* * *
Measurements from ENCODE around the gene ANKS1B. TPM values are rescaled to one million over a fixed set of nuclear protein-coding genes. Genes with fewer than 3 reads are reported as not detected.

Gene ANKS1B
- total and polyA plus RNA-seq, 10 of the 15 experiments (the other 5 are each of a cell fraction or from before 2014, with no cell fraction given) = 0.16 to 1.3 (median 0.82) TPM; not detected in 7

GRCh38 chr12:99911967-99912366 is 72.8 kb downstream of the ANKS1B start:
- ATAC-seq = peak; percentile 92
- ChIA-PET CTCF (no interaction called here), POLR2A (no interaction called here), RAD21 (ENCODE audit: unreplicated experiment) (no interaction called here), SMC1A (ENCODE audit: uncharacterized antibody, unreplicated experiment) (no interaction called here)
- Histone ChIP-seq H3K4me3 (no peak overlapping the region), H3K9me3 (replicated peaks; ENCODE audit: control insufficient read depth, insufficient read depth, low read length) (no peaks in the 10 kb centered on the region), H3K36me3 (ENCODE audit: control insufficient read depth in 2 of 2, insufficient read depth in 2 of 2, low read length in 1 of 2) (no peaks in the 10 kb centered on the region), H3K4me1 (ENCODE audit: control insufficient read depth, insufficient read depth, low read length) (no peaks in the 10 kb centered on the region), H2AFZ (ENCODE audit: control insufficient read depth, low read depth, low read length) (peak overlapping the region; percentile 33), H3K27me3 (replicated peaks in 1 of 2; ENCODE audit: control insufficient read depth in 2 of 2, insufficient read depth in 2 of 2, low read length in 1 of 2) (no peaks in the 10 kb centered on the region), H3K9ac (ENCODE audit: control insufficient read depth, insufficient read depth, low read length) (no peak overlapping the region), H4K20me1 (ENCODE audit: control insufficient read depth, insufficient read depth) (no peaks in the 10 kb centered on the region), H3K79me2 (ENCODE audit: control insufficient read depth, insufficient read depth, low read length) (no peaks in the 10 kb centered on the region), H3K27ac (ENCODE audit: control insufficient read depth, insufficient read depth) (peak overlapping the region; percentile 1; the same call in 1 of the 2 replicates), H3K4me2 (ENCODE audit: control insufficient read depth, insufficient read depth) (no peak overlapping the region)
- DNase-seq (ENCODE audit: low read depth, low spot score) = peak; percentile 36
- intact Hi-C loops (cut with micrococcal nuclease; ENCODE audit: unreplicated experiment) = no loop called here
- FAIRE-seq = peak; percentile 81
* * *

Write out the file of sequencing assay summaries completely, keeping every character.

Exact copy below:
Measurements from ENCODE around the gene ANKS1B. TPM values are rescaled to one million over a fixed set of nuclear protein-coding genes. Genes with fewer than 3 reads are reported as not detected.

Gene ANKS1B
- total and polyA plus RNA-seq, 10 of the 15 experiments (the other 5 are each of a cell fraction or from before 2014, with no cell fraction given) = 0.16 to 1.3 (median 0.82) TPM; not detected in 7

GRCh38 chr12:99911967-99912366 is 72.8 kb downstream of the ANKS1B start:
- ATAC-seq = peak; percentile 92
- ChIA-PET CTCF (no interaction called here), POLR2A (no interaction called here), RAD21 (ENCODE audit: unreplicated experiment) (no interaction called here), SMC1A (ENCODE audit: uncharacterized antibody, unreplicated experiment) (no interaction called here)
- Histone ChIP-seq H3K4me3 (no peak overlapping the region), H3K9me3 (replicated peaks; ENCODE audit: control insufficient read depth, insufficient read depth, low read length) (no peaks in the 10 kb centered on the region), H3K36me3 (ENCODE audit: control insufficient read depth in 2 of 2, insufficient read depth in 2 of 2, low read length in 1 of 2) (no peaks in the 10 kb centered on the region), H3K4me1 (ENCODE audit: control insufficient read depth, insufficient read depth, low read length) (no peaks in the 10 kb centered on the region), H2AFZ (ENCODE audit: control insufficient read depth, low read depth, low read length) (peak overlapping the region; percentile 33), H3K27me3 (replicated peaks in 1 of 2; ENCODE audit: control insufficient read depth in 2 of 2, insufficient read depth in 2 of 2, low read length in 1 of 2) (no peaks in the 10 kb centered on the region), H3K9ac (ENCODE audit: control insufficient read depth, insufficient read depth, low read length) (no peak overlapping the region), H4K20me1 (ENCODE audit: control insufficient read depth, insufficient read depth) (no peaks in the 10 kb centered on the region), H3K79me2 (ENCODE audit: control insufficient read depth, insufficient read depth, low read length) (no peaks in the 10 kb centered on the region), H3K27ac (ENCODE audit: control insufficient read depth, insufficient read depth) (peak overlapping the region; percentile 1; the same call in 1 of the 2 replicates), H3K4me2 (ENCODE audit: control insufficient read depth, insufficient read depth) (no peak overlapping the region)
- DNase-seq (ENCODE audit: low read depth, low spot score) = peak; percentile 36
- intact Hi-C loops (cut with micrococcal nuclease; ENCODE audit: unreplicated experiment) = no loop called here
- FAIRE-seq = peak; percentile 81